Angela Tranquill is the daughter of Ralph Carestia, 20th Company.  She sent me the picture of Ralph with a gaggle of USNA Midshipmen who were competing in collegiate ski races in Pennsylvania and who Ralph had invited to his ski chalet.  Ralph is the guy in the center with the “Old Man” sweater in case you were wondering.  (I'm not sure how much snow they had in Pennsylvania this year, but in California they had about 24 feet of snow in January alone at Squaw Valley in the Sierras.  As I write this I think they have had about 47 feet this season which is about the height of a five story building.)




Jack Adams reported on the details of the February DC Chapter luncheon.  He did not say where it was held, but I am going to go out on a limb and guess the Army-Navy Club.  There were 16 Class of 58ers present.  15 from the USNA and 1 from the USMA.  The Navy guys were Jack Adams, Dan Bellay, Gordon Gerson, Mike Giglio, Jene LeBer, George Jenkins, Bill Meisel, Jack Nicolas, Charlie Pinkham, Paul Polski, Tom Powell, John Rohrbough, Ted Smedberg, John Swope, and Bruce Wilcox.  Representing West Point was Jack Gordon.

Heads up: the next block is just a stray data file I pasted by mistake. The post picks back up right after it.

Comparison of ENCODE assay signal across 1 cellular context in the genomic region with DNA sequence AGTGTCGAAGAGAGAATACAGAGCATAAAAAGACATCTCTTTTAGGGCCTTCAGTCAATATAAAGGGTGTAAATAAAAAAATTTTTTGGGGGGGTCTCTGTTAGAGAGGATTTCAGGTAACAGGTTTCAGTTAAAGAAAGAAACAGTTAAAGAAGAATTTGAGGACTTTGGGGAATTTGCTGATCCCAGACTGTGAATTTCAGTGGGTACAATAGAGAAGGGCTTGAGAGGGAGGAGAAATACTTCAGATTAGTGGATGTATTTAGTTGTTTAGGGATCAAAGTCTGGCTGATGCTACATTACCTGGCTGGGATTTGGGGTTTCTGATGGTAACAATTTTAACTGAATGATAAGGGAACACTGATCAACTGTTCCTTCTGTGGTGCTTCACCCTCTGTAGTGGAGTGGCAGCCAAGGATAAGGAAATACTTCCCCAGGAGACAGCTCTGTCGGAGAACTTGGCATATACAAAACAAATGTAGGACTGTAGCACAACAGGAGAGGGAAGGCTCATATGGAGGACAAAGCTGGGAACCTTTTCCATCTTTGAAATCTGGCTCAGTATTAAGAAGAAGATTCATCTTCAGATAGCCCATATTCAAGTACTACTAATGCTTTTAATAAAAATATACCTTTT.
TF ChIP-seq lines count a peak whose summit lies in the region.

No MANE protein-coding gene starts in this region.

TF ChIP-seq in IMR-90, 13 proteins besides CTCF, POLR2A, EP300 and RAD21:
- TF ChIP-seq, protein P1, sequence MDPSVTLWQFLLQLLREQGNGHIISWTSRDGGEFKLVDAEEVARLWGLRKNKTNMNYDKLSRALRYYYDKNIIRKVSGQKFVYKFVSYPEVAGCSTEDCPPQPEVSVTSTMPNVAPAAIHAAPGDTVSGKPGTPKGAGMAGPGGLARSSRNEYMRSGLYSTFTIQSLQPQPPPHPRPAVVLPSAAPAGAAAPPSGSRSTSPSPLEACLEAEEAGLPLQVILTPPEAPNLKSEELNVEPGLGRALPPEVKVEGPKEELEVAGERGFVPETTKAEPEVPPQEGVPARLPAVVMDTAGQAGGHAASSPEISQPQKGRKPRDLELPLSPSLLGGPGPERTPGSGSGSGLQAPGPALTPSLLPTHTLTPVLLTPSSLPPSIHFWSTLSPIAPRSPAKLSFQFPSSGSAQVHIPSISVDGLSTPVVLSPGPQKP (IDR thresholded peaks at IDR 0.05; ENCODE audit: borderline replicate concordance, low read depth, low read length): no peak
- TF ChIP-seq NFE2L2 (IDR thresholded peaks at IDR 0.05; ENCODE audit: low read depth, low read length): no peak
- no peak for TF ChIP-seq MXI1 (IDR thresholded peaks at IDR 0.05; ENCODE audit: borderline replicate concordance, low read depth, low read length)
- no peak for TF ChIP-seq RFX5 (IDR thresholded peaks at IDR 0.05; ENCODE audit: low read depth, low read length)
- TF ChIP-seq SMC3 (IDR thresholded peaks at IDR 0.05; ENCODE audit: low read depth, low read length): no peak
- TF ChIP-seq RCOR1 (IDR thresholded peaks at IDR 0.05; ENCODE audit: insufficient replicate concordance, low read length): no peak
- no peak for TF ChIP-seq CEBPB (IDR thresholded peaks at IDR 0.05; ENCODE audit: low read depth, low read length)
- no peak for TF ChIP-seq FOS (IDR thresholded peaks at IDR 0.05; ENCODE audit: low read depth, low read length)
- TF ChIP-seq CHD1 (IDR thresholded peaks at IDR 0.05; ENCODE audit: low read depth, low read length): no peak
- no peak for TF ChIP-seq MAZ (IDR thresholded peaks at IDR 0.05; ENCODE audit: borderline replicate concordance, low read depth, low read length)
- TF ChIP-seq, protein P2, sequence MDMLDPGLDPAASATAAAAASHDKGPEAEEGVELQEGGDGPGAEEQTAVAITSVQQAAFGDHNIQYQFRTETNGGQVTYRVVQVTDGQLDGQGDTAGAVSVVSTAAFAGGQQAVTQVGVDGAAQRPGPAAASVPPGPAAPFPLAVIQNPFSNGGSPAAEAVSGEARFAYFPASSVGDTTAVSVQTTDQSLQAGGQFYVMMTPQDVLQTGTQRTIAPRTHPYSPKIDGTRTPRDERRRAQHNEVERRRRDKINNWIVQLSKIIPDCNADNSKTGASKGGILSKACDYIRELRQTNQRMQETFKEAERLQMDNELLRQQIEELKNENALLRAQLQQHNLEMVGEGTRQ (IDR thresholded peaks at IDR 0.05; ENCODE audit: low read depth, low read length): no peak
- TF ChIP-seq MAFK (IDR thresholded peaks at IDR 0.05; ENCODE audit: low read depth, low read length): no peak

The speaker was RADM Brian Antonio who is in charge of USN carrier construction, maintenance and overhaul which is a lot to be in charge of.  He provided a very informative presentation regarding the upgrades and enhanced capabilities of the newest class of carriers (the Ford class).





Dick Cordova, 17th Company, made it to last fall's Army-Navy football game.  Three facts make that happening newsworthy.  First, it was the first time Dick has been to an A-N game since graduation.  Second, he arranged for 5 of his family from the west coast to join him plus his brother and 5 of his family for a total of 12 which counts as a family reunion.  And third, Dick came from sunny San Diego to the very cold conditions back east.  Dick's brother did not attend the Academy, but did serve there in the 70's with the Supply Corps and is a Navy fan. In the picture Dick is the guy with the beard and the number 12 on his jersey.  Watching Navy lose wasn't fun, but Dick took the family to the Academy the next day and that was fun.